Table of Contents
2. Publishing History
3. Short Story about the Short Story
4. Definition of Gothic Fiction
5. Analysis of Gothic Elements in Somnambulism 8
5.1 The Double Mental Existence in Richard Althorpe
5.2 Nick Handyside: The Incorporation of Human Evil?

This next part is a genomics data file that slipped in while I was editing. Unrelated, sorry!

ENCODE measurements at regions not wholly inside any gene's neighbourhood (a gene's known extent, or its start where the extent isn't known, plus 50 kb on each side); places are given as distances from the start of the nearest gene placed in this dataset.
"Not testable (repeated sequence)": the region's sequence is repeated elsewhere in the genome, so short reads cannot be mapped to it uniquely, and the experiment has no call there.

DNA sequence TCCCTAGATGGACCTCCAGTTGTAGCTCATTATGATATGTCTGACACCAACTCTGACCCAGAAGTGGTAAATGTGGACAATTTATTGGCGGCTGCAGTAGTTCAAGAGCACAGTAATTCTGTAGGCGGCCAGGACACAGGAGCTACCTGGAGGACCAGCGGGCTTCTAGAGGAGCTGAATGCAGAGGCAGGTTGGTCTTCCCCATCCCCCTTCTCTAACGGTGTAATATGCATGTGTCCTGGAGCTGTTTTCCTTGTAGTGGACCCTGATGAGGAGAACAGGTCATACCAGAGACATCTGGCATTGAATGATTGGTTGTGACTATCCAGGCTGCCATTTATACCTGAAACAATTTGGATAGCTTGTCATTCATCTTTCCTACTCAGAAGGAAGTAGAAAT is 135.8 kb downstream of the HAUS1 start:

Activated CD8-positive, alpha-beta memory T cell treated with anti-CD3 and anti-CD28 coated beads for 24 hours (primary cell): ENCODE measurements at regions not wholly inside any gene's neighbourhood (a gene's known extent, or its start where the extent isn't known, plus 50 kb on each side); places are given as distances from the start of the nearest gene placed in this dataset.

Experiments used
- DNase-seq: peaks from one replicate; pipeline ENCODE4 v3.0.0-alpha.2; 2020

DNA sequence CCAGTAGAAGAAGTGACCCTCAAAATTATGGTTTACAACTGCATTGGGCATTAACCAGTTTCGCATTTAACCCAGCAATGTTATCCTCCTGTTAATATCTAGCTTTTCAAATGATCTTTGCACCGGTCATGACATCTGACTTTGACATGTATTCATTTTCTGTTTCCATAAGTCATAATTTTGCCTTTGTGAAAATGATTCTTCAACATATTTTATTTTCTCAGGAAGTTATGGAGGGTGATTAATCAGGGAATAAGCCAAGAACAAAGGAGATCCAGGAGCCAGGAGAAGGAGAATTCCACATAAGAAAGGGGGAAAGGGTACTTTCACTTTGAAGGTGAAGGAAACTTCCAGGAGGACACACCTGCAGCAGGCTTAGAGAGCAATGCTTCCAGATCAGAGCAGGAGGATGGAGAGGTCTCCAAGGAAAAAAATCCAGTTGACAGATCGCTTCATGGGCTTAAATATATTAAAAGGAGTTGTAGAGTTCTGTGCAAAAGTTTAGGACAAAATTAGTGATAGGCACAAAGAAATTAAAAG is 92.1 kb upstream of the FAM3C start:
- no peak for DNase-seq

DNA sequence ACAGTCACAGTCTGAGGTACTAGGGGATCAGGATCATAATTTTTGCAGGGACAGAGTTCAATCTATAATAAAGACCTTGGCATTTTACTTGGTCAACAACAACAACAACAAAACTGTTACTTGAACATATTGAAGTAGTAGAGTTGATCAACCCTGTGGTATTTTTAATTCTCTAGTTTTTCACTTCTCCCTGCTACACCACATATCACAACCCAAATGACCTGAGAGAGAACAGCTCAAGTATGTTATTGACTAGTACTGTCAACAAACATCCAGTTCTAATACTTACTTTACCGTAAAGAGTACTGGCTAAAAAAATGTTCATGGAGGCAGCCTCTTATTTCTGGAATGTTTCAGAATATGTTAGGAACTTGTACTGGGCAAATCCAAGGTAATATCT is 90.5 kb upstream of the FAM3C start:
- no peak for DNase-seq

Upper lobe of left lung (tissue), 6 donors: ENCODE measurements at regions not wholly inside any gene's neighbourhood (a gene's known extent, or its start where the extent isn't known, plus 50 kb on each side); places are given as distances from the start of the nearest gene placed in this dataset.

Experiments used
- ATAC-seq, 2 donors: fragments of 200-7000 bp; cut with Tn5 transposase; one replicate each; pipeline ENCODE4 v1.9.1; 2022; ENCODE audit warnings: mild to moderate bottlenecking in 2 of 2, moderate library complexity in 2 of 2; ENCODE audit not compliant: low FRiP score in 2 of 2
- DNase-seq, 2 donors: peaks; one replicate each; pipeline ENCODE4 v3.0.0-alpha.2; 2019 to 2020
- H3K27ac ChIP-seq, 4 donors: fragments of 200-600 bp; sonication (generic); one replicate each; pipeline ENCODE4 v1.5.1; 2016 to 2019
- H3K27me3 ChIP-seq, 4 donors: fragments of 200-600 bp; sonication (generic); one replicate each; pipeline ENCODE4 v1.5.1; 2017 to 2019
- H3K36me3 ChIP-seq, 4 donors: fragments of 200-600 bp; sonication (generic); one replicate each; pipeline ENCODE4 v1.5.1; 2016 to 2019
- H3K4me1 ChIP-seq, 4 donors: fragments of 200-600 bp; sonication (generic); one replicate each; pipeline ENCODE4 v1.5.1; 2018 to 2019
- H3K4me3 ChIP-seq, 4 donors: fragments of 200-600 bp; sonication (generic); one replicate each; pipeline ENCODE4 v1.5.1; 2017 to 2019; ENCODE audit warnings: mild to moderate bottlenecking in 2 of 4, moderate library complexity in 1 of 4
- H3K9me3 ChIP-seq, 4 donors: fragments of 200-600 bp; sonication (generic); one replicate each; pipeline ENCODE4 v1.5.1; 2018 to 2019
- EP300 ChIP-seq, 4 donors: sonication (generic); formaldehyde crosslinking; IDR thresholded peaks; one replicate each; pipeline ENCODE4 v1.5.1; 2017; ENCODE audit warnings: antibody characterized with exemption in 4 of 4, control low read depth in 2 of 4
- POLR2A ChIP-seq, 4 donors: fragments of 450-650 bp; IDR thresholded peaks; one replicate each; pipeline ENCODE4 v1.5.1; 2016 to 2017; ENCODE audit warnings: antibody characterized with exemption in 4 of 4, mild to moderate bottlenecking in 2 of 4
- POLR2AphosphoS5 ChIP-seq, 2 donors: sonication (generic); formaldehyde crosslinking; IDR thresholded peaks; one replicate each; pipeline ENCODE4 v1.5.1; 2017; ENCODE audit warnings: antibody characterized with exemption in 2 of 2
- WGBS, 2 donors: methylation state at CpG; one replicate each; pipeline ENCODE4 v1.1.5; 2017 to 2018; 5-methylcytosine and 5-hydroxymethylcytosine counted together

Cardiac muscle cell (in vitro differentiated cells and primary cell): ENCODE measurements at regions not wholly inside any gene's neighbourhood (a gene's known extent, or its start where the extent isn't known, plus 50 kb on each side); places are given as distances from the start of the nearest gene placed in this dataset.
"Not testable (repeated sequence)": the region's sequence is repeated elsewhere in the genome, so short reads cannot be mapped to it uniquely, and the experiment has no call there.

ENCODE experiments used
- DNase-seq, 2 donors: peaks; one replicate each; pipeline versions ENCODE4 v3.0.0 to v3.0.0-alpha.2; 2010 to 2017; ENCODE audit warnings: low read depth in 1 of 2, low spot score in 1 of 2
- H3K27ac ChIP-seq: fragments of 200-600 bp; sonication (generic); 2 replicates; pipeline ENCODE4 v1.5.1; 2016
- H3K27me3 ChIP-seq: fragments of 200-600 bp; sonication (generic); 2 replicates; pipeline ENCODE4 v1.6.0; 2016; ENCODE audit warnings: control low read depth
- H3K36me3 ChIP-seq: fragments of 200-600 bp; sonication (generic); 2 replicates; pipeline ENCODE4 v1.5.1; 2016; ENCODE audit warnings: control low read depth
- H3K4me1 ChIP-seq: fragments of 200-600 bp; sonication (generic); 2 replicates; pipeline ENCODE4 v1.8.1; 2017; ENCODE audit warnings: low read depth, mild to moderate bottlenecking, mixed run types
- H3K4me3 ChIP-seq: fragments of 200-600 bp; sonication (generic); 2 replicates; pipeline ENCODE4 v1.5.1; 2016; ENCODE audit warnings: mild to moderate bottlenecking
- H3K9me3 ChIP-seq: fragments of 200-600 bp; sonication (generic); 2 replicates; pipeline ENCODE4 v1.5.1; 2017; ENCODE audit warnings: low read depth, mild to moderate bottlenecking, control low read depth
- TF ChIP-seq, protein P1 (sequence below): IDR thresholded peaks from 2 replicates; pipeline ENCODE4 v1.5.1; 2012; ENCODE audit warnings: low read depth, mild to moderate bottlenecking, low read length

Considered as one of the first American writers to produce American national literature, Charles Brockden Brown belongs to the forefathers of the American Gothic Fiction and embodies the pioneer spirit of the American Short Story. Although throughout the last decades, intense and prolific research has been conducted about his life and works, respectively Wieland and Edgar Huntly, Brown’s Somnambulism yet remains a relatively obscure and unexplored narrative. The goal of this paper is to bring fourth its literary relevance within the context of the American Gothic Fiction by analyzing the occurrence, narrative usage and effect of Gothic elements in Brown’s fragment Somnambulism. By doing so, I will firstly give a short overview about its publishing history, followed by a brief excursion to the definition of short story to underline that Brown’s account is both short and Gothic story. The definition of the Gothic Fiction describes the historical development of the Gothic story, explaining its relevance in the American context and broaching Brown’s political use of the Gothic mode. Finally, the main body of this paper will demonstrate the comprised gothic elements of the story, exemplifying the constantly rising construction of horror through the lovelorn protagonist’s sick double mental existence and the sinister description of his counterpart Nick Handyside.